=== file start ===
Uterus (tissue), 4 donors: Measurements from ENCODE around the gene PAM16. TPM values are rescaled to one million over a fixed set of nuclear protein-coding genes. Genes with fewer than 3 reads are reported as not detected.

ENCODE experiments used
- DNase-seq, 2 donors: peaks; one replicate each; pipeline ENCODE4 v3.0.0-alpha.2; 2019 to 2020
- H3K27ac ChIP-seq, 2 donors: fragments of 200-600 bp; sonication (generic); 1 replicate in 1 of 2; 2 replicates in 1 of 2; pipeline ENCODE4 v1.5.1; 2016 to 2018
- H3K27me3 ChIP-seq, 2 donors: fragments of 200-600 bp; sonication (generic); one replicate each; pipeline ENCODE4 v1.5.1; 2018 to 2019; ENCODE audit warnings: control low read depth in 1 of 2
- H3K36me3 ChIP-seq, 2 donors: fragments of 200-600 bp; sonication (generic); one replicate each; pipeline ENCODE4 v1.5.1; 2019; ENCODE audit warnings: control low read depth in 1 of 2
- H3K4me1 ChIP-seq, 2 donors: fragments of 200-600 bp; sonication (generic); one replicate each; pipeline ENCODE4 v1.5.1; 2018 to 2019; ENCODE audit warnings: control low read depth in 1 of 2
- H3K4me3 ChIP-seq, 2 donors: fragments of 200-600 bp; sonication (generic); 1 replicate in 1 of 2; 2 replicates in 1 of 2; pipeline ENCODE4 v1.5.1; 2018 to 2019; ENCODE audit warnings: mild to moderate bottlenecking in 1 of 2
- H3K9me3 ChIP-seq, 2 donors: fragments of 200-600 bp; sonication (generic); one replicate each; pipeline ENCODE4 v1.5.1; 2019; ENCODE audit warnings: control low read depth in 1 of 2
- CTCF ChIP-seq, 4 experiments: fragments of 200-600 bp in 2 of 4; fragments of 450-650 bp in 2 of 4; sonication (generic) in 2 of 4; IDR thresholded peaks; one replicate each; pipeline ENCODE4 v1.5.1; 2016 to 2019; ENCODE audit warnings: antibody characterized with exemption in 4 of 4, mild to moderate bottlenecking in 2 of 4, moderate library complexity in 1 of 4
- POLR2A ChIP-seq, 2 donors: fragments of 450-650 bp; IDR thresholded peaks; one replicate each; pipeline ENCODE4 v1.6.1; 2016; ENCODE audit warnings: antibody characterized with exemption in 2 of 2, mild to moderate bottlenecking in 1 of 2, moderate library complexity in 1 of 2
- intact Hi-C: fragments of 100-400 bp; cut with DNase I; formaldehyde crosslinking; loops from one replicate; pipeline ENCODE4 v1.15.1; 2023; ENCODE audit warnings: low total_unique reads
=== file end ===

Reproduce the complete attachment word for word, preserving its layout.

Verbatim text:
Uterus (tissue), 4 donors: Measurements from ENCODE around the gene PAM16. TPM values are rescaled to one million over a fixed set of nuclear protein-coding genes. Genes with fewer than 3 reads are reported as not detected.

ENCODE experiments used
- DNase-seq, 2 donors: peaks; one replicate each; pipeline ENCODE4 v3.0.0-alpha.2; 2019 to 2020
- H3K27ac ChIP-seq, 2 donors: fragments of 200-600 bp; sonication (generic); 1 replicate in 1 of 2; 2 replicates in 1 of 2; pipeline ENCODE4 v1.5.1; 2016 to 2018
- H3K27me3 ChIP-seq, 2 donors: fragments of 200-600 bp; sonication (generic); one replicate each; pipeline ENCODE4 v1.5.1; 2018 to 2019; ENCODE audit warnings: control low read depth in 1 of 2
- H3K36me3 ChIP-seq, 2 donors: fragments of 200-600 bp; sonication (generic); one replicate each; pipeline ENCODE4 v1.5.1; 2019; ENCODE audit warnings: control low read depth in 1 of 2
- H3K4me1 ChIP-seq, 2 donors: fragments of 200-600 bp; sonication (generic); one replicate each; pipeline ENCODE4 v1.5.1; 2018 to 2019; ENCODE audit warnings: control low read depth in 1 of 2
- H3K4me3 ChIP-seq, 2 donors: fragments of 200-600 bp; sonication (generic); 1 replicate in 1 of 2; 2 replicates in 1 of 2; pipeline ENCODE4 v1.5.1; 2018 to 2019; ENCODE audit warnings: mild to moderate bottlenecking in 1 of 2
- H3K9me3 ChIP-seq, 2 donors: fragments of 200-600 bp; sonication (generic); one replicate each; pipeline ENCODE4 v1.5.1; 2019; ENCODE audit warnings: control low read depth in 1 of 2
- CTCF ChIP-seq, 4 experiments: fragments of 200-600 bp in 2 of 4; fragments of 450-650 bp in 2 of 4; sonication (generic) in 2 of 4; IDR thresholded peaks; one replicate each; pipeline ENCODE4 v1.5.1; 2016 to 2019; ENCODE audit warnings: antibody characterized with exemption in 4 of 4, mild to moderate bottlenecking in 2 of 4, moderate library complexity in 1 of 4
- POLR2A ChIP-seq, 2 donors: fragments of 450-650 bp; IDR thresholded peaks; one replicate each; pipeline ENCODE4 v1.6.1; 2016; ENCODE audit warnings: antibody characterized with exemption in 2 of 2, mild to moderate bottlenecking in 1 of 2, moderate library complexity in 1 of 2
- intact Hi-C: fragments of 100-400 bp; cut with DNase I; formaldehyde crosslinking; loops from one replicate; pipeline ENCODE4 v1.15.1; 2023; ENCODE audit warnings: low total_unique reads